Ambushing Childminder

(71 Posts)
FauxFairy Tue 16-Aug-16 11:06:35

Name changed as this along with my usual posts will certainly out me.

I have 2 DC , DD is 11 & DS is 8 with ASD.

DH has 2 weeks off from work, so their was no need to arrange childcare.

Yesterday he had a nasty fall and broke his leg in 2 places, he has a massive cast that goes up to his knee, he's pretty much bound to the bed/couch and is filled with painkillers so very drowsy at the moment.

DD will be fine staying at home with him but DS needs to be supervised and DH isn't in the position to do so, I've called in friends/family and with all their help I have childcare sorted out from Thursday onwards, today MIL has cancelled a lunch/day out with friends so that she can watch over DS.

That still leaves me with Wednesday to cover, a friend of mine employs a childminder, it's a new one that has started this summer, the childminder is only contracted to take care of friends 2 DC, 9 and 7, but friend has said to bring over DS under the ruse of a very long play date 8am-5pm for tomorrow, she thinks the childminder is too new and too nice to say anything/complain/refuse

I think it's slightly awful, as DS has sensory issues and will be a lot to handle and that I'm essentially ambushing the childminder but currently I have no other options and it's only for a day.

bombayflambe Tue 16-Aug-16 11:09:42

You are right, it would be awful for them and without adequate preparation your DS may not be safe with the CM.
You need to take the day off work I'm afraid.

Stillunexpected Tue 16-Aug-16 11:09:55

That's not a childminder, that's a nanny if she is only looking after your friends' children in their own home. If the nanny is new, and your child as SN, I think it is pretty awful of your friend to drop a playdate (of 9 hours!) on the new nanny without letting her know. Btw, I don't think she needs to get the nanny's "permission" but it's not a good start to the working relationship if that is her attitude to her employee.

Happyinthehazeofadrunkenhour Tue 16-Aug-16 11:10:57

I wouldn't put your ds in this position. What if childminder has no experience of SN...totally unfair on both, not to mention taking advantage of her good nature. Why don't you take a day off ?

Middleoftheroad Tue 16-Aug-16 11:14:50

This isn't fair on child or childminder.

Cant you take day off or wfh?

FrazzleRock Tue 16-Aug-16 11:15:00

I'm a bit confused here.
Is this a childminder (ie, self employed with their own childcare business from home) or a nanny (ie employed by the parents and working from the family's house)?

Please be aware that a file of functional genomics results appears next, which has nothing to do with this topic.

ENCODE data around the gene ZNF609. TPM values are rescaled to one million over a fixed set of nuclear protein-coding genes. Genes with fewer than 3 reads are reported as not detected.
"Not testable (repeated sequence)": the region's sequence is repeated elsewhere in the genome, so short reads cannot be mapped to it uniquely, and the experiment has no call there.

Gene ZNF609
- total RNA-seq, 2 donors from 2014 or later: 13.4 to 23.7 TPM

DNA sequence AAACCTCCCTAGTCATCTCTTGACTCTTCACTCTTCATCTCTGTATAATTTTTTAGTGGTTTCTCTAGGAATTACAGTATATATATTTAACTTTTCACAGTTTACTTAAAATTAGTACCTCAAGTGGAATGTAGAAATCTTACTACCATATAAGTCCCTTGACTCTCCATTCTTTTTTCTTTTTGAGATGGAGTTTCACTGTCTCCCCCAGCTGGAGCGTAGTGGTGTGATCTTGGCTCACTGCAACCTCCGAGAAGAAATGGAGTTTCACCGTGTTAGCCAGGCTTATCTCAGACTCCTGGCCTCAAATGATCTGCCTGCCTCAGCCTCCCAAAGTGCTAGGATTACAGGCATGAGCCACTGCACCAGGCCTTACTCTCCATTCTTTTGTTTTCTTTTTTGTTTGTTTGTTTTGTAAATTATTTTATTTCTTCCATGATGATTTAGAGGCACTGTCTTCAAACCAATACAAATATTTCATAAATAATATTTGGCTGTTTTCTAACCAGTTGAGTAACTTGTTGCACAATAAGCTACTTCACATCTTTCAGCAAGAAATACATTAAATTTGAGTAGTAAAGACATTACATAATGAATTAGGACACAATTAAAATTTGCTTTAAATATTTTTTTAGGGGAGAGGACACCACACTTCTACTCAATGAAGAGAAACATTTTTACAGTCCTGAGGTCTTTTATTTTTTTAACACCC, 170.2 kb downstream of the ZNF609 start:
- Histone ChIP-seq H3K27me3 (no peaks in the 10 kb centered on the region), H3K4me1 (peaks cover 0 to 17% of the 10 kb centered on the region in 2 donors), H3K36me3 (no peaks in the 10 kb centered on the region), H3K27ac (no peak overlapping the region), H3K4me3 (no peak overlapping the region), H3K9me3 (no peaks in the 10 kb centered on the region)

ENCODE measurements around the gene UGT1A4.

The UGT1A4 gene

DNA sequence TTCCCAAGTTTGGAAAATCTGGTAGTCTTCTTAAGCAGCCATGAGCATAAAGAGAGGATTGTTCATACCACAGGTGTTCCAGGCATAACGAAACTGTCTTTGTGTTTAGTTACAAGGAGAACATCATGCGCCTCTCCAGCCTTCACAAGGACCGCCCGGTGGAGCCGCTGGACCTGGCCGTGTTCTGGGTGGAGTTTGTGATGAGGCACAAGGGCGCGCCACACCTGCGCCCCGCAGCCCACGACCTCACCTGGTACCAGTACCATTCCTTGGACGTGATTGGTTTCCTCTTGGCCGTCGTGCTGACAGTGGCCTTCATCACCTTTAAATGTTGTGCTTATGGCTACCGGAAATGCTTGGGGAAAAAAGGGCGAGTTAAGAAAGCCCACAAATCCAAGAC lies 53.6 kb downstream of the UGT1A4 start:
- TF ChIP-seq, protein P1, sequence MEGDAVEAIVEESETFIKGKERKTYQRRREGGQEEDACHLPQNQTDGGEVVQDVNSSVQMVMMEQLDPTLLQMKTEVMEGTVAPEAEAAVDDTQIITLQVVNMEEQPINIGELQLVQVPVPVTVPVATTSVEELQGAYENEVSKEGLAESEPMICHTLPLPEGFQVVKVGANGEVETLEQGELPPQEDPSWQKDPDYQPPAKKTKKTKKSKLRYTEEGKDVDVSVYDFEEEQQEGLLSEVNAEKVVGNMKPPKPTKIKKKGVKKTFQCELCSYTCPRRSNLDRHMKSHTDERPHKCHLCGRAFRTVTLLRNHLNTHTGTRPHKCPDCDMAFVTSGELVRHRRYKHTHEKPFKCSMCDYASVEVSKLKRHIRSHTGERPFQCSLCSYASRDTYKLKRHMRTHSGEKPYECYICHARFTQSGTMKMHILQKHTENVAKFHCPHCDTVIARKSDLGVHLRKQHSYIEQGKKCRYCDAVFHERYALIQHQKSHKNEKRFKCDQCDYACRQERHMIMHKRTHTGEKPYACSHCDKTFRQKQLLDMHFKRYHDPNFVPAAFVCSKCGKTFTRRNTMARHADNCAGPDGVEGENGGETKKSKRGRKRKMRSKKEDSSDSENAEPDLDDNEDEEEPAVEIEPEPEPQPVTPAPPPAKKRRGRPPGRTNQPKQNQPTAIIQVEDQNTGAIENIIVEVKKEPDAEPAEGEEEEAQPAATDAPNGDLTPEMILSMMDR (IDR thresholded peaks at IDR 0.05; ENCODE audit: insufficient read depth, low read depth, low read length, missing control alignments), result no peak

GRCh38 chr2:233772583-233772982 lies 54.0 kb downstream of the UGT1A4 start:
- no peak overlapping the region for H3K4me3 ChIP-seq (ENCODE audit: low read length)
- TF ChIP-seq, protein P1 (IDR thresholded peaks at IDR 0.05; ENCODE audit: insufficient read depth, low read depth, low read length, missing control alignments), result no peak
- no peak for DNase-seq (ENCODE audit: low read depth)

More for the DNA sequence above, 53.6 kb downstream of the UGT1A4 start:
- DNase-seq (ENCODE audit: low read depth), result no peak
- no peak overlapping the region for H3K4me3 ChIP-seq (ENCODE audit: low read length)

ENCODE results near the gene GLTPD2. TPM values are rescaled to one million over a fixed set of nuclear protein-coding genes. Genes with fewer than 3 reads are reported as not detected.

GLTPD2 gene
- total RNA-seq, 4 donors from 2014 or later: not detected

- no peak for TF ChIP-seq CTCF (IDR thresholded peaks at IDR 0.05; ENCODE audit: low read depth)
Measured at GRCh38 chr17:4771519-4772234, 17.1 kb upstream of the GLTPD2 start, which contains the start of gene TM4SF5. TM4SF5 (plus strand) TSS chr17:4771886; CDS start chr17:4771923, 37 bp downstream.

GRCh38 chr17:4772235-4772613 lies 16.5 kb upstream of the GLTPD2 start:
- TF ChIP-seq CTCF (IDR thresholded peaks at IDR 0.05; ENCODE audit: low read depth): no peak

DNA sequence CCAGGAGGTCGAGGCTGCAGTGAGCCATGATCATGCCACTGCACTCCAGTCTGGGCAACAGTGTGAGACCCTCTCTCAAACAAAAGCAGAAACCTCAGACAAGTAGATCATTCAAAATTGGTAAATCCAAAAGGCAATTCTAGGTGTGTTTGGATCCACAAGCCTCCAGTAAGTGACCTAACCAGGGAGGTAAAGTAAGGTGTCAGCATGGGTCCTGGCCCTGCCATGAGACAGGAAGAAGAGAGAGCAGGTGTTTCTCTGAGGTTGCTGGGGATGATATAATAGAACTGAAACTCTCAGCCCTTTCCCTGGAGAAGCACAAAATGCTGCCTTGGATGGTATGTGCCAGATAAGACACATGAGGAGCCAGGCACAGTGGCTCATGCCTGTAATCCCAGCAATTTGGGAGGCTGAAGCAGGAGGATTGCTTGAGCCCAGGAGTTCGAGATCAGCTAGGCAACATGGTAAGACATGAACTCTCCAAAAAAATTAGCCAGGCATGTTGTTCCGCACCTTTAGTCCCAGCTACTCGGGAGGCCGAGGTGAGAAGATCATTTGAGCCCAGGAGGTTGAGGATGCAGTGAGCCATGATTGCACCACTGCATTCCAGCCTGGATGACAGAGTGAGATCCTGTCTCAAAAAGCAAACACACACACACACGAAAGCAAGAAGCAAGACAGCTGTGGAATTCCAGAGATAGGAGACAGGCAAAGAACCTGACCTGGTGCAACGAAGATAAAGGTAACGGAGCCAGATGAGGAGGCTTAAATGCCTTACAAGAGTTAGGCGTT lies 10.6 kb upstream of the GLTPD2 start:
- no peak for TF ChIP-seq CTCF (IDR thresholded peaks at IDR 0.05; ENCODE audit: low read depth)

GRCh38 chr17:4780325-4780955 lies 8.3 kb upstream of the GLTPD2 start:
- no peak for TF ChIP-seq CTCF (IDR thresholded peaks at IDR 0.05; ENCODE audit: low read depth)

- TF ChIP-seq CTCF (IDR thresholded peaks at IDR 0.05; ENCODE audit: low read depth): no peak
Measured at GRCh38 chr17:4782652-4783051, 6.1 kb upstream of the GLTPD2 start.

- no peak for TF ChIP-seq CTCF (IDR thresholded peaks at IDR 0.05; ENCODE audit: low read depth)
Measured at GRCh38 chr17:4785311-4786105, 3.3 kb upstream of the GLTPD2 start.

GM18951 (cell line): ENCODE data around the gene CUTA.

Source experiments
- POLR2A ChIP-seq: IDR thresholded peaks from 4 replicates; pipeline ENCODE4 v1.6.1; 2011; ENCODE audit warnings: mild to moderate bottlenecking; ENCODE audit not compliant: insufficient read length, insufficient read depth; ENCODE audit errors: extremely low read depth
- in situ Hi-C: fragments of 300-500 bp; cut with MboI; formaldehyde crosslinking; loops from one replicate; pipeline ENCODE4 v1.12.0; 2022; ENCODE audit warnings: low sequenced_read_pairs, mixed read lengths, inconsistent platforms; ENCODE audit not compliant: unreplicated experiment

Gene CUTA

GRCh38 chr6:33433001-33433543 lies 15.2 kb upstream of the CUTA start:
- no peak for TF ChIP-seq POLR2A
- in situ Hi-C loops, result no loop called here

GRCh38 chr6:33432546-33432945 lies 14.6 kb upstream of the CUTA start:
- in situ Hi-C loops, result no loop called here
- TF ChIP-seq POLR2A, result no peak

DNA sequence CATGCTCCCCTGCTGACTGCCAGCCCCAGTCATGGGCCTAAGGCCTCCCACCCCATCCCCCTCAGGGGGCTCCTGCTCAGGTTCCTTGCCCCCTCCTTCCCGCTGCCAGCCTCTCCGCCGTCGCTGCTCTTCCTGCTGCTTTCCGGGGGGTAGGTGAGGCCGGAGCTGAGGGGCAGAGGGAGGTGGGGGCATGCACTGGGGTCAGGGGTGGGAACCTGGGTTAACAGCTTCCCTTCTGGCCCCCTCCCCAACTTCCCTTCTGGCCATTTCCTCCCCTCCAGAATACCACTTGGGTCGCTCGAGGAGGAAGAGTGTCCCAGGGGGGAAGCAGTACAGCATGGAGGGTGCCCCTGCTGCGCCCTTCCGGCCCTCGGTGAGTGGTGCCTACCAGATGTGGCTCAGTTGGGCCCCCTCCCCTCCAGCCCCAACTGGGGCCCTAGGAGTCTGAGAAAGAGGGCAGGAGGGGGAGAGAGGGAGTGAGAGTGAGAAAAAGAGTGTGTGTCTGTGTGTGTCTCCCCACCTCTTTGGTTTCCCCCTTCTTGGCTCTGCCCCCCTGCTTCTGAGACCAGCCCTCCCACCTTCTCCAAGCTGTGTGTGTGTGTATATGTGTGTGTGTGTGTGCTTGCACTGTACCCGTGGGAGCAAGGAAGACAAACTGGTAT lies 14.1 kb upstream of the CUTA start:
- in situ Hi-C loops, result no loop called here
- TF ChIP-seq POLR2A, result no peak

If the former, then no way will a childminder just take on an extra child. Unless she has space and does ad hoc care and you pay for her services.

If the latter, then I still think its a bit off to expect the nanny to take on an extra child who might be 'a lot to handle'. Mind you, when I was nanny, I didn't mind the children having playdates at the house as it was actually less work for me, apart from meal times, as they kept eachother company. I hope, if it is a nanny, that she/he is asked first.

Giratina Tue 16-Aug-16 11:16:36

And what if your friend is wrong and the childminder isn't "too nice" to be a doormat and look after an extra child all day for no extra pay and refuses him? YABVU.

Squirmy65ghyg Tue 16-Aug-16 11:16:42

Wow! Your friend is... Strange! Went can't she ask if the childminder would mind? and you can pay her?

BoneyBackJefferson Tue 16-Aug-16 11:17:14

Your friend can't value her childminder that much if she is willing to do this to her.

BolshierAryaStark Tue 16-Aug-16 11:18:02

No you shouldn't do it, completely unfair on the childminder. Take the day off.

TheSilverChair Tue 16-Aug-16 11:18:32

Very unfair, you can't do that.

chickenowner Tue 16-Aug-16 11:19:41

Please don't treat the childminder with such rudeness and contempt.

FauxFairy Tue 16-Aug-16 11:20:21

Friend refers to her as childminder, but she only takes care of the 2 DC in their own home and she lives with them as well.

I could take the day off work but it's a very busy period and we're currently under a lot of strain as so many employees are away on holiday etc. I don't want to do it as it would really leave a lot of work for those in my team but I may just have to.

veryproudvolleyballmum Tue 16-Aug-16 11:20:33

Message withdrawn at poster's request.